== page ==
Using `gr-satellites` to decode Es'Hail-2 (QO-100) BPSK beacon


This is a description of my approach on decoding the BPSK 400 bps “upper limit” beacon for the Es’Hail-2 (QO-100) narrow-band (NB) transponder

As of 2019-02-15 I’ve seen G7III in the Es-Hail-2 IRC chat trying to get Dani Estevez` (@EA4GPZ) gr-satellites decoder running on a PC connected to the WebSDR. I took the chance and tried on my own.

First of all:

  • be sure the WebSDR is working by listening to some QSO or the beacon itself
  • meet the requirements
    • in my special case on openSuSE Tumbleweed I had to install construct for Python 2, as the default is Python 3. Simply install it via $ sudo pip2 install construct
  • pull the repo for gr-satellites: $ git clone
    • install it [1]
  • pull the repo for gr-frontends: $ git pull
  • run the flowgraphs [2]
  • open the WebSDR in your favourite browser
  • select the beacon frequency :wink:
  • change the Filter: setting to something around 1.3 kHz, to get best results
  • modify Volume: to get best results

That’s all for now! Be sure to have a recent enough gnuradio version running on your system. It should be >= 3.7.12, see Dani’s remarks!

If you like to forward some of the received frames into the SatNOGS-DB provide the needed parameters as described in the in gr-satellites. It is not useful to stream the beacon continuously and from multiple users into the DB, so be careful with this! The beacons also seem to be experimental these days… Have a look at the dashboard in the SatNOGS-DW to get an idea of what is transmitted.


$ cd gr-satellites
$ mkdir build
$ cd build
$ cmake ../
$ make
$ sudo make install
$ sudo ldconfig

# build the flowgraph:
$ grcc -d . ../apps/ao40_uncoded.grc


# open one shell for the frontend (`1:`) and one additional for the decoder-flowgraph (`2:`)
1: $ cd gr-frontends
1: $ python

2: $ cd gr-satellites/build
2: $ python


Hi again,
Daniel, @EA4GPZ, added a dedicated decoder to his gr-satellites repo. If you were using the above method, you can quickly get to the method he suggests in his blog post, and maybe this is a (too) short entry into using git for some of you.
First of all: if you made changes to any of the files you pulled in my first approach: save them!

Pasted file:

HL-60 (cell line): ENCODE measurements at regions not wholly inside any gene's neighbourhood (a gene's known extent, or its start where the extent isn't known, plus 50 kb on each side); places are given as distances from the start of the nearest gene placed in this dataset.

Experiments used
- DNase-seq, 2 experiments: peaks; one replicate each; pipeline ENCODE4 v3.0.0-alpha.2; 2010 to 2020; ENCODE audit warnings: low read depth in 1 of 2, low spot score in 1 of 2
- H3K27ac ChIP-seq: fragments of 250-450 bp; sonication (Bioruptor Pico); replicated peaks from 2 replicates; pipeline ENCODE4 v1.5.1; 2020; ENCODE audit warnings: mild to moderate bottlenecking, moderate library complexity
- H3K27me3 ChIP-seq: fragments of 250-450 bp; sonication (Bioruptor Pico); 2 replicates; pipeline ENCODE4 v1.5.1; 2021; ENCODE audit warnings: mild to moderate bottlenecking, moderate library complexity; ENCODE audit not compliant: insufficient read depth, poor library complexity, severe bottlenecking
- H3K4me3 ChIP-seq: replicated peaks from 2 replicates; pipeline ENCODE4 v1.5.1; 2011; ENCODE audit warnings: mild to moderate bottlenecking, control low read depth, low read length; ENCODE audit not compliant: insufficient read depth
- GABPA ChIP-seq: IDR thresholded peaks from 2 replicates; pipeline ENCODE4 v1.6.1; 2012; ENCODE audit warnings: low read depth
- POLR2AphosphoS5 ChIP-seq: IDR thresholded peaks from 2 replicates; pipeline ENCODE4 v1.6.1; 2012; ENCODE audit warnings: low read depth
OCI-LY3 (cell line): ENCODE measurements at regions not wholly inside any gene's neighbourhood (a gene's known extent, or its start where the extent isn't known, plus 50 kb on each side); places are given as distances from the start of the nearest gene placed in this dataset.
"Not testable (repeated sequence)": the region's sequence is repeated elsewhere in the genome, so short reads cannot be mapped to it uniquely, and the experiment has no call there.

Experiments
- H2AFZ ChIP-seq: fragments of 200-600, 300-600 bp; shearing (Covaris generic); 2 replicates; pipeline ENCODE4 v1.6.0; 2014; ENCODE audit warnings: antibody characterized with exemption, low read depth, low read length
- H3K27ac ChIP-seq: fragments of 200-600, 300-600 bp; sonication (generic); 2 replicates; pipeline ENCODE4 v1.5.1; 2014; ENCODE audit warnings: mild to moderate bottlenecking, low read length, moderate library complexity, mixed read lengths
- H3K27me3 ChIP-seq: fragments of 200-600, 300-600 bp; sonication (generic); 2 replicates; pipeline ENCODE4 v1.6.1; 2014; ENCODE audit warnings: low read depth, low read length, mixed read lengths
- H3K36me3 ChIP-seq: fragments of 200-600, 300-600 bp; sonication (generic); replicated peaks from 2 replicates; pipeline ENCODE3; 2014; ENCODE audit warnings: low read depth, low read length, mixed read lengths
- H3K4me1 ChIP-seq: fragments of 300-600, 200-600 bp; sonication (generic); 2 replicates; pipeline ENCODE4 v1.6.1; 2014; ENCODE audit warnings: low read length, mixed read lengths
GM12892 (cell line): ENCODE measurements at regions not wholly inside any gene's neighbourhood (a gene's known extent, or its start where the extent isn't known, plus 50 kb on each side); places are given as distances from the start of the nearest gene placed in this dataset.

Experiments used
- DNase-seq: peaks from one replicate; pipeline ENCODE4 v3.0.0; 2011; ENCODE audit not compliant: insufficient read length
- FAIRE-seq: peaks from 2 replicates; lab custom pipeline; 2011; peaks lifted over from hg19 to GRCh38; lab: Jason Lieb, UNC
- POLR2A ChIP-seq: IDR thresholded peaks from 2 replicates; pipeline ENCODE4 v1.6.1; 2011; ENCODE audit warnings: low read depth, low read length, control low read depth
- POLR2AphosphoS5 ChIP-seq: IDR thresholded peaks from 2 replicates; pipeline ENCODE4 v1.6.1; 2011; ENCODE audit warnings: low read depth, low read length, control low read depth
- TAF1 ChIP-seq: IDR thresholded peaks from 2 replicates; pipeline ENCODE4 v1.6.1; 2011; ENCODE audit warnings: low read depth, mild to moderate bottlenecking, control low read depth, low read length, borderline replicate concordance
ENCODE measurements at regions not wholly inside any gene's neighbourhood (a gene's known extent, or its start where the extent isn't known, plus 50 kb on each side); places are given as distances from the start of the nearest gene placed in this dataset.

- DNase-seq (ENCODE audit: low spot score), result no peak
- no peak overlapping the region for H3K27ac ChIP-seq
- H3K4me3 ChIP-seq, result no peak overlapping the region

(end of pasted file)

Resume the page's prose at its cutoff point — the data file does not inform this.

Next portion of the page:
Enter the directory with the git repository:

$ cd gr-satellites

Check if you have modified files:

$ git status

If you did not change anything you should get an output like this:

On branch master
Your branch is up to date with 'origin/master'.

nothing to commit, working tree clean

If there are changes you will be notified of the files that have changes. Please ignore if there are changes to the folder build/ as we are removing it in one of the next steps (remark to myself: make a PR to add build/ to .gitignore).

In case there is something changed besides the build/ folder:

$ cd gr-satllites

# add a new branch containing your changes
$ git checkout -b save-mods

# commit these changes
$ git commit -a -m "Saving modifications"

Now let’s get back to the original master branch:

$ git checkout master

If you already built this OOT module:

$ git clean -d -x -f

Now update to the latest changes from the origin:

$ git pull origin

You will receive a few new files, including the qo100.grc.
Now re-iterate through the procedure described in my previous post, referred as [1], until you get to the point # build the flowgraph:. Replace the commandline with the following:

$ grcc -d . ../apps/qo100.grc

Do the steps referred to in [2] until you get to the line $ python and replace it by:

# dry-run:
$ python

# run with forwarder:
$ python --callsign=<youcall> --latitude=<yourlat> --longitude=<youlon>

If you don’t want to push frames into the SatNOGS-DB please use the “dry-run” line, otherwise read the docs to add your callsign, longitude and latitude. Be economical with that, as it is - as I said before - not useful to stream the beacons the whole day and/or simultaneously from multiple users :wink:
You’re back online with the new decoder qo100.grc as suggested in Dani’s blog post.